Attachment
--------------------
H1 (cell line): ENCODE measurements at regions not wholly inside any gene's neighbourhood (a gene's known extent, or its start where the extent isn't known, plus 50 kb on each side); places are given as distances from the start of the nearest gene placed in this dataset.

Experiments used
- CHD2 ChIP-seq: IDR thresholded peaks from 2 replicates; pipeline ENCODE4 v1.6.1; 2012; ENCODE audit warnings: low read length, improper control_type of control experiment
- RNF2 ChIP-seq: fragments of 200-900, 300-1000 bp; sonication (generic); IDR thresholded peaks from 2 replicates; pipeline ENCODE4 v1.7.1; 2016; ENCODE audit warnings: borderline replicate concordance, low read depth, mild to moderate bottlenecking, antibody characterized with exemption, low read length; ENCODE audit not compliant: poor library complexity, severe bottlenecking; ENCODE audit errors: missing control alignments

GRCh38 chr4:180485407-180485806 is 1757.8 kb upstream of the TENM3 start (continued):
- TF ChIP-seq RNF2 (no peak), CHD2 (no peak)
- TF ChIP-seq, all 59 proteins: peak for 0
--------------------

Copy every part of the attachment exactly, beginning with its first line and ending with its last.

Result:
H1 (cell line): ENCODE measurements at regions not wholly inside any gene's neighbourhood (a gene's known extent, or its start where the extent isn't known, plus 50 kb on each side); places are given as distances from the start of the nearest gene placed in this dataset.

Experiments used
- CHD2 ChIP-seq: IDR thresholded peaks from 2 replicates; pipeline ENCODE4 v1.6.1; 2012; ENCODE audit warnings: low read length, improper control_type of control experiment
- RNF2 ChIP-seq: fragments of 200-900, 300-1000 bp; sonication (generic); IDR thresholded peaks from 2 replicates; pipeline ENCODE4 v1.7.1; 2016; ENCODE audit warnings: borderline replicate concordance, low read depth, mild to moderate bottlenecking, antibody characterized with exemption, low read length; ENCODE audit not compliant: poor library complexity, severe bottlenecking; ENCODE audit errors: missing control alignments

GRCh38 chr4:180485407-180485806 is 1757.8 kb upstream of the TENM3 start (continued):
- TF ChIP-seq RNF2 (no peak), CHD2 (no peak)
- TF ChIP-seq, all 59 proteins: peak for 0